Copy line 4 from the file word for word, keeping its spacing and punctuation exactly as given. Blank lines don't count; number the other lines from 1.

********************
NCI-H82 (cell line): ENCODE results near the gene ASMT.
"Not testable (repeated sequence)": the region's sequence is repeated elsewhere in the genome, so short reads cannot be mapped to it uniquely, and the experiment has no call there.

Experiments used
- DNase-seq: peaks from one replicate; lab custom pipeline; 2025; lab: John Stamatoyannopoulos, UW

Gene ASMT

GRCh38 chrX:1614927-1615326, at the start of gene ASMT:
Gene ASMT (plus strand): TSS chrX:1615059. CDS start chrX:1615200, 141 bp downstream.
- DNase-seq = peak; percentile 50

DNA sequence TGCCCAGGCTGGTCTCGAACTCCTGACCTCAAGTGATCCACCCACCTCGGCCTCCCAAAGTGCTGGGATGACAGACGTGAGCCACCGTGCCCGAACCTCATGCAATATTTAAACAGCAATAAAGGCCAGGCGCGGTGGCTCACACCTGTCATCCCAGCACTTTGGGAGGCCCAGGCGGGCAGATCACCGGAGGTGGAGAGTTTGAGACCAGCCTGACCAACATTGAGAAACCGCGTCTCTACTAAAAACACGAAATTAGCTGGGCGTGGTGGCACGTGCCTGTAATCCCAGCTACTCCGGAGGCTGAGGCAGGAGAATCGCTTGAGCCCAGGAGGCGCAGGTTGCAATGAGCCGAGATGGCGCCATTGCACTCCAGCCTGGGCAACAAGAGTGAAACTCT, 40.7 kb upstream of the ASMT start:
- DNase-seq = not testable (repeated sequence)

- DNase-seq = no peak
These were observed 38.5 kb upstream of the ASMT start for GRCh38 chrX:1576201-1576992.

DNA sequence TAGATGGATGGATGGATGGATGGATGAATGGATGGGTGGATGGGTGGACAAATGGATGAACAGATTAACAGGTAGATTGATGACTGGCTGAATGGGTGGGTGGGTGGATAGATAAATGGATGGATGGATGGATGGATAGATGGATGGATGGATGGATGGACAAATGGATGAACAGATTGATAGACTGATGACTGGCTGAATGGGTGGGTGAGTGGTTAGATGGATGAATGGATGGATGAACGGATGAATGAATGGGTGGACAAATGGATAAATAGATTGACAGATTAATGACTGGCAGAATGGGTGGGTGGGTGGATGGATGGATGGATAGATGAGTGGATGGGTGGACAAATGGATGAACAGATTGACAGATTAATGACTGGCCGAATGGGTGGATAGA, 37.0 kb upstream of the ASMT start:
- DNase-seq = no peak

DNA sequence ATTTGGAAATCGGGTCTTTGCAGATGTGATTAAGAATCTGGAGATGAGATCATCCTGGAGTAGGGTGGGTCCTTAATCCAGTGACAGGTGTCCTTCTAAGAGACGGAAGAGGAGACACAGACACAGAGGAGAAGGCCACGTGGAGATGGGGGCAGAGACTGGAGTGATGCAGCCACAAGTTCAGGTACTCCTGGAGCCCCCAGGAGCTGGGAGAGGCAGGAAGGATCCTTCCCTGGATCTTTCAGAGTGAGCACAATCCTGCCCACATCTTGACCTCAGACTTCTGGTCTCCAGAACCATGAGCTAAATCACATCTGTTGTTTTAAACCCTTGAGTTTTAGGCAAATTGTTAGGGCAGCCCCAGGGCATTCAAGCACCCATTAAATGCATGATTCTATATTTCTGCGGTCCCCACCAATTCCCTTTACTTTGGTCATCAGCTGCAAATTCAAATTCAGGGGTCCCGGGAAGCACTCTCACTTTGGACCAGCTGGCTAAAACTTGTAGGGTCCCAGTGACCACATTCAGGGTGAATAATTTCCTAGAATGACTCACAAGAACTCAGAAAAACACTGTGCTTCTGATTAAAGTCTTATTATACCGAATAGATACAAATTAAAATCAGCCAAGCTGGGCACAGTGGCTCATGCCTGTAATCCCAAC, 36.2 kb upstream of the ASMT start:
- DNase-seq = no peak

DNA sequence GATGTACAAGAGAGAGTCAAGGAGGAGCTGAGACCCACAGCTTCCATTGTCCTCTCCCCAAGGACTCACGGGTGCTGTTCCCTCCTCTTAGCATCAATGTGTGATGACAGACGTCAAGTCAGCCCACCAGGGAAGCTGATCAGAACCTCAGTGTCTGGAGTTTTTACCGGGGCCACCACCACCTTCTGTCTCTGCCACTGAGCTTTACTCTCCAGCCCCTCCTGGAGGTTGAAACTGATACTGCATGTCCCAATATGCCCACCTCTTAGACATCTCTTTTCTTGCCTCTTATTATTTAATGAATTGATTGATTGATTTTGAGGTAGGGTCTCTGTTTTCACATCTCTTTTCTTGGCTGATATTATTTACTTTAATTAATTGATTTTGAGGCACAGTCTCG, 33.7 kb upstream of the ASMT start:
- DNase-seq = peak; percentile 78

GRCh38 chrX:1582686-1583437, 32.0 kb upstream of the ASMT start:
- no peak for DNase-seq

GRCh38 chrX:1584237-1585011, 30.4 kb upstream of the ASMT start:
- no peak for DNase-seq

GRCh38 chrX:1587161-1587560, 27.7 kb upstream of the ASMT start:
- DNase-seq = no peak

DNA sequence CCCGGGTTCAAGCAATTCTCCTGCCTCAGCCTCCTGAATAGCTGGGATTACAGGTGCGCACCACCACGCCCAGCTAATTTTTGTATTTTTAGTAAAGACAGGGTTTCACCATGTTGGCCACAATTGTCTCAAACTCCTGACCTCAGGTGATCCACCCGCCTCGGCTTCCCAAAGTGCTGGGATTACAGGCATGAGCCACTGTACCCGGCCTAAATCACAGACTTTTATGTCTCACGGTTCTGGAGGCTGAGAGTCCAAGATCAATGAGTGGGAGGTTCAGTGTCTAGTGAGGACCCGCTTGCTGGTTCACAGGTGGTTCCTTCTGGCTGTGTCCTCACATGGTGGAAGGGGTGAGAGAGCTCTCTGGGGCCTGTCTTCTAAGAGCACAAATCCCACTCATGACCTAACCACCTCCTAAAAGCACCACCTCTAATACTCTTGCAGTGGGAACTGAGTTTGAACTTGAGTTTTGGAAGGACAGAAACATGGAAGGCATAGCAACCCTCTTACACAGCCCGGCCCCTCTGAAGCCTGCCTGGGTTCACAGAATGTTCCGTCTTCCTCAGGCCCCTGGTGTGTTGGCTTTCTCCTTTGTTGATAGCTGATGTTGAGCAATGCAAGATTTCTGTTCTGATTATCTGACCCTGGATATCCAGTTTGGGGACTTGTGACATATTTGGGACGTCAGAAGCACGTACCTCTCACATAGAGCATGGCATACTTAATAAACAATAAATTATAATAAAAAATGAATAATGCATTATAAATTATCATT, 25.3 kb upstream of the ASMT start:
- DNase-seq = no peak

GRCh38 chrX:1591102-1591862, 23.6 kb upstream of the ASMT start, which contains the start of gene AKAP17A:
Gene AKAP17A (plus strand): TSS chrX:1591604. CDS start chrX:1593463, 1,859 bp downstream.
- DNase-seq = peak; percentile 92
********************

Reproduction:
- DNase-seq: peaks from one replicate; lab custom pipeline; 2025; lab: John Stamatoyannopoulos, UW